Download Policy: Content on the Website is provided to you AS IS for your information and personal use and may not be sold / licensed / shared on other websites without getting consent from its author.While downloading, if for some reason you are not able to download a presentation, the publisher may have deleted the file from their server.
November 6, 2006
The gold standard for population-based data collection is the federal surveys used to establish morbidity and mortality benchmarks for different population groups. But these surveys often do not collect data on lesbian, gay, bisexual and transgender (LGBT) behavior or identity. Despite this, researchers have used a series of smaller-scale surveys or proxy markers in larger surveys to uncover a consistent pattern of adverse health outcomes for this population group. This presentation will explore the persistent and deleterious effects of politics on the efforts to add LGBT data collection questions to the gold-standard federal surveys. A variety of information will be presented, including related political opposition occurring in the federal health arena, state success efforts at adding LGBT data collection questions, and the newest data emerging from California debunking the myth that asking if someone is LGBT constitutes a sensitive question (and therefore needs special extra expense management in the survey process). The case of the CDC's efforts to add an LGBT data collection question to their Adult Tobacco Survey will be presented to highlight the political opposition to this effort – despite the depth of sound science supporting the need for data collection on this issue. The impact of this political opposition will be discussed, and used as a platform to show how small population groups are especially vulnerable to population-based assessment of health needs.
DNC, DNC, DNC
“DNC = data are not collected”
Request to Edit Title of Talk On Gays, Suicide Stirs Ire
HHS Is Being Accused of Marginalization
By Rick Weiss
Washington Post Staff Writer
Wednesday, February 16, 2005; Page A17
A federal agency's efforts to remove the words "gay," "lesbian," "bisexual" and "transgender" from the program of a federally funded conference on suicide prevention have inspired scores of experts in mental health to flood the agency with angry e-mails.
[Federal Register: June 2, 2000 (Volume 65, Number 107)] [Notices] [Page 35348-35353] From the Federal Register Online via GPO Access [wais.access.gpo.gov] [DOCID:fr02jn00-70] ----------------------------------------------------------------------- DEPARTMENT OF HEALTH AND HUMAN SERVICES Center for Disease Control and Prevention [Program Announcement 00086] Cooperative Agreements for National Networks for Tobacco Prevention and Control; Notice of Availability of Funds A. Purpose The Centers for Disease Control and Prevention (CDC) announces the availability of funds for fiscal year (FY) 2000 for cooperative agreements with organizations that can work with the following eight (8) priority populations: 1. African-Americans (AAs); 2. Hispanics/ Latinos (H/L); 3. Asian Americans/Pacific Islanders (AAPIs); 4. American Indians/Alaskan Natives (AI/AN); 5. women; 6. gays/lesbians; 7. low socioeconomic status (SES) adults; and, 8. young people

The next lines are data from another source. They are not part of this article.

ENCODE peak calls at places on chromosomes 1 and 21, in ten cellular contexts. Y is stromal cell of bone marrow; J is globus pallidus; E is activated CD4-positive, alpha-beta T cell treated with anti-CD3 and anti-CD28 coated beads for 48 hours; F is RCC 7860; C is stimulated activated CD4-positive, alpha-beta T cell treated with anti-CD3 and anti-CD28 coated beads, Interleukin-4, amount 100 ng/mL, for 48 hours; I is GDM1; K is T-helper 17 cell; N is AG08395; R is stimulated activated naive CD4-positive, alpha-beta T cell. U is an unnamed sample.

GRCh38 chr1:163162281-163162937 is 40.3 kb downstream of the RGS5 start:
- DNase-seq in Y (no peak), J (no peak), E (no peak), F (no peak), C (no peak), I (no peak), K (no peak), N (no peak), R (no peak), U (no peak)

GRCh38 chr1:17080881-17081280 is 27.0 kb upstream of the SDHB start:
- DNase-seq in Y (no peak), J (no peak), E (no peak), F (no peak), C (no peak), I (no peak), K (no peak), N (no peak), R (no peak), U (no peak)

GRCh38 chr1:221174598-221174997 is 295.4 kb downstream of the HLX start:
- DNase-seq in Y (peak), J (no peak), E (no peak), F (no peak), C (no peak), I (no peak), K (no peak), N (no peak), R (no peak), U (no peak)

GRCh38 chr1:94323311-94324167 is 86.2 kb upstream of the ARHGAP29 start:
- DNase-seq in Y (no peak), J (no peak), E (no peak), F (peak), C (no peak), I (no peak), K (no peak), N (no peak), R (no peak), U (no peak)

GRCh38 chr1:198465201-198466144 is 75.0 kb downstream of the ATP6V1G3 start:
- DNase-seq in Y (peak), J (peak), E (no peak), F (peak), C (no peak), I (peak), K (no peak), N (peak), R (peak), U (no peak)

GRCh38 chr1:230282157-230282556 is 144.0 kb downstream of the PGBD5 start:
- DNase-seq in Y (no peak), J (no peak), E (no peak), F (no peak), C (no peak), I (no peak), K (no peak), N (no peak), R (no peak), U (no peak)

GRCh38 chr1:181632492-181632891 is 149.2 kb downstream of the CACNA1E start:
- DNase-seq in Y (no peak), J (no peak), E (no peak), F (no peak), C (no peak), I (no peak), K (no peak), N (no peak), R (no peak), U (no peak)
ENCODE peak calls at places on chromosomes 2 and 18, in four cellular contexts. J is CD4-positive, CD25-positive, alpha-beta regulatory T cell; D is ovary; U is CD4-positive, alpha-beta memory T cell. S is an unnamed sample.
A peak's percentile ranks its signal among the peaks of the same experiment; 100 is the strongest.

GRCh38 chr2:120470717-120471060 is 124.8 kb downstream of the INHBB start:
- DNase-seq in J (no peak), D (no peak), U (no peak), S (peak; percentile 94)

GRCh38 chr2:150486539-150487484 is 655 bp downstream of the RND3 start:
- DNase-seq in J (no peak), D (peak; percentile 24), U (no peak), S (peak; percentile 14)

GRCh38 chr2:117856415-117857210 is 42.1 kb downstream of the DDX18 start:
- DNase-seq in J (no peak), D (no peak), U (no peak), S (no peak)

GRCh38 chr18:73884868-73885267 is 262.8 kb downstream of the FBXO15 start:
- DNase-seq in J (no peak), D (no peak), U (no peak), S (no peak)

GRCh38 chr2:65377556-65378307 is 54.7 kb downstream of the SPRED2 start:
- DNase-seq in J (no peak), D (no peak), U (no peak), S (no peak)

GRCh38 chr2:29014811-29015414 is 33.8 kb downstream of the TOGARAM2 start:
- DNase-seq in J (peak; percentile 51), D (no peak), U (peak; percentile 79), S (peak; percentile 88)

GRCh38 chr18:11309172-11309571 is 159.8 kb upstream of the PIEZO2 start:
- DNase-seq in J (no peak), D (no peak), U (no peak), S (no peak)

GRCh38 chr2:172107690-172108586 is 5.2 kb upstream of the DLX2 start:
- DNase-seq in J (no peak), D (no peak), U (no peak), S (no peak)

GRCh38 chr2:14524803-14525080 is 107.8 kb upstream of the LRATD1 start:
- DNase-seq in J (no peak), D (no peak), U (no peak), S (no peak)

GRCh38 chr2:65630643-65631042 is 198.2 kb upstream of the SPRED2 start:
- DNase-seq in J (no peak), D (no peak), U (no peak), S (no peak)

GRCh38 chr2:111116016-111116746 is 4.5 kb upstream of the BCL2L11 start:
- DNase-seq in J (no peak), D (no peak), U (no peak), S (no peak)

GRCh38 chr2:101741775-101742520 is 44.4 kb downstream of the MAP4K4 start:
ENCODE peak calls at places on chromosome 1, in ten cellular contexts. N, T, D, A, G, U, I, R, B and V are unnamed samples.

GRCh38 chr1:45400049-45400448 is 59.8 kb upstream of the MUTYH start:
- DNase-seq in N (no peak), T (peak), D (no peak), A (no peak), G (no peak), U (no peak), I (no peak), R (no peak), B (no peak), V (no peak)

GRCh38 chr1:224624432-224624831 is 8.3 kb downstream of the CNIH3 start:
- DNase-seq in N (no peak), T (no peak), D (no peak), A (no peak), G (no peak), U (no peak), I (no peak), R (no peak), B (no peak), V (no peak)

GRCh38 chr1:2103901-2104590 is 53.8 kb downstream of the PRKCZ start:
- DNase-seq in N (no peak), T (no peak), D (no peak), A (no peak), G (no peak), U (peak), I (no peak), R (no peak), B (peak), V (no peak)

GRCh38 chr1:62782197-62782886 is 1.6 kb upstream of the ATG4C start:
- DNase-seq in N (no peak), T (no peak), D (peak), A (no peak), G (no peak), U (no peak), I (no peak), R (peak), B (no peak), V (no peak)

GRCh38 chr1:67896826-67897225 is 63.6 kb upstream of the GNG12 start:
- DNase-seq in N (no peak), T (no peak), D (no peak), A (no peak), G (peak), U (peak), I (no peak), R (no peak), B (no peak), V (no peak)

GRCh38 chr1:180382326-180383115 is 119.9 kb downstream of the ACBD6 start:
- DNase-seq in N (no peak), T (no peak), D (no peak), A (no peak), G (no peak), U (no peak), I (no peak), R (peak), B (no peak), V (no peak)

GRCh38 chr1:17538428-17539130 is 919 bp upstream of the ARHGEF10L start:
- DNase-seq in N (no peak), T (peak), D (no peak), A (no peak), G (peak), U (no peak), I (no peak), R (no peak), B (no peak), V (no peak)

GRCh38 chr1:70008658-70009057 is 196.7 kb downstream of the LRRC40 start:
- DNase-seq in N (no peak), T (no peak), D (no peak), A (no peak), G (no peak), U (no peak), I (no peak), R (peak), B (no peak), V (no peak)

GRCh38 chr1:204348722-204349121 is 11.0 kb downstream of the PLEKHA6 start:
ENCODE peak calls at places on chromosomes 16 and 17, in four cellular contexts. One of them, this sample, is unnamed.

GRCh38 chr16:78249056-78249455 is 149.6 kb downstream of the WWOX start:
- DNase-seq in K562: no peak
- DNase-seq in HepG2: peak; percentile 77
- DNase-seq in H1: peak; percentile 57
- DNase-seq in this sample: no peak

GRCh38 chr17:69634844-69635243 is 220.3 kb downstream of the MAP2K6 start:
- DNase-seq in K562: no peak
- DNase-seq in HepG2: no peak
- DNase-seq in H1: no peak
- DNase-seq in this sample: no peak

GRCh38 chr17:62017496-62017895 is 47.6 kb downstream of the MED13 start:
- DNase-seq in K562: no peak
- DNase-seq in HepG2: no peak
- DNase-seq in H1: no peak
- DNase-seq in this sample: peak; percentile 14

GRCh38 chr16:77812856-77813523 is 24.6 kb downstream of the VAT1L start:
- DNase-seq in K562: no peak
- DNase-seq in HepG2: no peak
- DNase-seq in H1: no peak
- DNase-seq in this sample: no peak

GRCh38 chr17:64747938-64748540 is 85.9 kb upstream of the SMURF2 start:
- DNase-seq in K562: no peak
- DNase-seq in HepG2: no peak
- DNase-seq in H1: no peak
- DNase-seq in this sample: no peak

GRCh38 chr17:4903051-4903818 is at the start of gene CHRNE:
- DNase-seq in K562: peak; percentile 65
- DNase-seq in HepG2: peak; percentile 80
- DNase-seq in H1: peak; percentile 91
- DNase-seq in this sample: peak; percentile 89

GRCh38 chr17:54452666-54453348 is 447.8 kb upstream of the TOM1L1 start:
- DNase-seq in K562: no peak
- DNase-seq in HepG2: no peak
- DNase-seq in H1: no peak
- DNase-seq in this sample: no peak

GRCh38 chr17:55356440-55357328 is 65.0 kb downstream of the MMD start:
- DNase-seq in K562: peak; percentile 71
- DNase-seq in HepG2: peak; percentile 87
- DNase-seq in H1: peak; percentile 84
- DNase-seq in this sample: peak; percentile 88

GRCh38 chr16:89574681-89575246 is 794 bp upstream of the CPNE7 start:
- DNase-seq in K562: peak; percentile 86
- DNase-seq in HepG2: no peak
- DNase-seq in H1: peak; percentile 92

[Billing Code: 4163-18-P
DEPARTMENT OF HEALTH AND HUMAN SERVICES
Centers for Disease Control and Prevention
National Network for Tobacco Control and Prevention
Announcement Type: New
Funding Opportunity Number: DP06-602
Catalog of Federal Domestic Assistance Number: 93.283
Letter of Intent Deadline (LOI): January 19, 2006
Application Deadline: February 3, 2006
The purpose of the program is to prevent and reduce tobacco use and exposure to secondhand smoke and to eliminate tobacco-related disparities by establishing a consortium of National Networks that can collaborate with and serve as a resource to CDC and OSH, Network members, Network Partners, States, and other local and national tobacco control organizations to provide culturally competent technical assistance regarding effective tobacco use prevention and control strategies for racial and ethnic populations, groups that demonstrate low socio-economic status, and groups for which there is data to support a high prevalence of tobacco use and/or burden of tobacco related morbidity/mortality.
* A project of Fenway Community Health, Boston, MA
Researchers believe aggregating data from the state surveys into larger sample might be most promising route to achieving large sample.
“…lots of demoralization and good people leaving”